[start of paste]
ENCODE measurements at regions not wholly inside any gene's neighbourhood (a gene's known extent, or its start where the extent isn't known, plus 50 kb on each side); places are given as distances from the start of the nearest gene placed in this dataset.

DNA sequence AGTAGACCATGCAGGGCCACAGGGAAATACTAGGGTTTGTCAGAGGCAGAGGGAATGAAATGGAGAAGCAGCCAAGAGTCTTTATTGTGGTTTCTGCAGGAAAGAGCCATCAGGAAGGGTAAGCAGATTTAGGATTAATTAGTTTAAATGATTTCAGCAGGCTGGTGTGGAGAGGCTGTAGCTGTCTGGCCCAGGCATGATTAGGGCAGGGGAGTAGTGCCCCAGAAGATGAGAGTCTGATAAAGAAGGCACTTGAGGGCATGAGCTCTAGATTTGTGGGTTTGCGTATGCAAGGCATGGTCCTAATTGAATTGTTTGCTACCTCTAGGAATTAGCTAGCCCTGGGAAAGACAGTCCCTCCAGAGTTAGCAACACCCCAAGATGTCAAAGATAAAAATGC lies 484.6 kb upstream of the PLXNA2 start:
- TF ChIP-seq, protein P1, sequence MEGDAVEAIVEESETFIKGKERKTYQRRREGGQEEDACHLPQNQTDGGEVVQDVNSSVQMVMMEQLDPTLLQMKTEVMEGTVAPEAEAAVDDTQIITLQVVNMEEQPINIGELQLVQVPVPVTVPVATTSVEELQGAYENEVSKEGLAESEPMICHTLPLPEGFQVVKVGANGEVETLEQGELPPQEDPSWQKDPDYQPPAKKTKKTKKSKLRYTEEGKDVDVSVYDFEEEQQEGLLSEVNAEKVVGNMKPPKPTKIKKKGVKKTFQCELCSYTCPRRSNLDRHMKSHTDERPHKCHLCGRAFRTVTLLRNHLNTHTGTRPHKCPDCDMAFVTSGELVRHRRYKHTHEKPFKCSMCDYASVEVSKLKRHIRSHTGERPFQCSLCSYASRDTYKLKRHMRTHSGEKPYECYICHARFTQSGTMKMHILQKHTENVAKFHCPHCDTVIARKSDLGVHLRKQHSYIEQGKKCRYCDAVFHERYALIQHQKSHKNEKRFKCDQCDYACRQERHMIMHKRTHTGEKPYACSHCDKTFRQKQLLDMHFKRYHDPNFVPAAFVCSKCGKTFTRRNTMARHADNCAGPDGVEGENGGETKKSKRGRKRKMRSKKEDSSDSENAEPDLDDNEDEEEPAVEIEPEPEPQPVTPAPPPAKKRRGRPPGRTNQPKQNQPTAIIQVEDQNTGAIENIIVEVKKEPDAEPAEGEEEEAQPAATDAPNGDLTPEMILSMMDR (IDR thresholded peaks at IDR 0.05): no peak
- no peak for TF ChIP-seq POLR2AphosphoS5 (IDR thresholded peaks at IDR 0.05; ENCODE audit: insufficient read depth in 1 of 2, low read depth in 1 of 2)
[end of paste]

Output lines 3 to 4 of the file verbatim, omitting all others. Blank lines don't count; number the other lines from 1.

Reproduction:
- TF ChIP-seq, protein P1, sequence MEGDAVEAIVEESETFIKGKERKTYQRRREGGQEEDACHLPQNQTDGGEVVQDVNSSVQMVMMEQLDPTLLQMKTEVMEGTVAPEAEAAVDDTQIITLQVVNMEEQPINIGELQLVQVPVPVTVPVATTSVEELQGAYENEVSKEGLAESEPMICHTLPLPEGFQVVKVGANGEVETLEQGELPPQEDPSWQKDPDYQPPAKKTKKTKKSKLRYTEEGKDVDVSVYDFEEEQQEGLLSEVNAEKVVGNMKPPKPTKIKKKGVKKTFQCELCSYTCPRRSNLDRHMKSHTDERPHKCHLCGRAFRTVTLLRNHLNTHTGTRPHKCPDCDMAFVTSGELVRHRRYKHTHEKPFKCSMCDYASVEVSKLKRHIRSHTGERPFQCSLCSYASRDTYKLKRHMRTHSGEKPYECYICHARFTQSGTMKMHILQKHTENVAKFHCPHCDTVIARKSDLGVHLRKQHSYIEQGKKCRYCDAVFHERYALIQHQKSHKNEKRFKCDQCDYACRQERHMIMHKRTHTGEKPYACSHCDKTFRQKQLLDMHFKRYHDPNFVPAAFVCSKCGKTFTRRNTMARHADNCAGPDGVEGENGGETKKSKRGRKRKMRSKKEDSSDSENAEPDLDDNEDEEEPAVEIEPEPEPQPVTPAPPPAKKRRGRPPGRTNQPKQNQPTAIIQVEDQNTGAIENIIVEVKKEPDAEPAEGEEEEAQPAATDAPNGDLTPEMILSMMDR (IDR thresholded peaks at IDR 0.05): no peak
- no peak for TF ChIP-seq POLR2AphosphoS5 (IDR thresholded peaks at IDR 0.05; ENCODE audit: insufficient read depth in 1 of 2, low read depth in 1 of 2)